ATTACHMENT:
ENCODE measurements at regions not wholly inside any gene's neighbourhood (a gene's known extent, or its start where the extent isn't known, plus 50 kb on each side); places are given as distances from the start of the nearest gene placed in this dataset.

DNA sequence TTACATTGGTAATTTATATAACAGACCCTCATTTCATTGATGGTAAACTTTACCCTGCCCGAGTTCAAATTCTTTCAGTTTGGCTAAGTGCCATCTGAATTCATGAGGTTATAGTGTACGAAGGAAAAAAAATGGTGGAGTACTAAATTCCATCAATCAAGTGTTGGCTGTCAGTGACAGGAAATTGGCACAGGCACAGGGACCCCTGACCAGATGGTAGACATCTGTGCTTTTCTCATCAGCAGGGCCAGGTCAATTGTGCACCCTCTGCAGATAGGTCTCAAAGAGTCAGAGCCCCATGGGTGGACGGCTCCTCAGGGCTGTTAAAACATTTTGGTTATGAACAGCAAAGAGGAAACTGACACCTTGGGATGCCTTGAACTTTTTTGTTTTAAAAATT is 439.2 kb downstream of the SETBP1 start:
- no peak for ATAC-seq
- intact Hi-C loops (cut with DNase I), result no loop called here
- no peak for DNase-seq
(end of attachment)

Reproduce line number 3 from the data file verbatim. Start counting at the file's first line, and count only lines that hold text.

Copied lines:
- no peak for ATAC-seq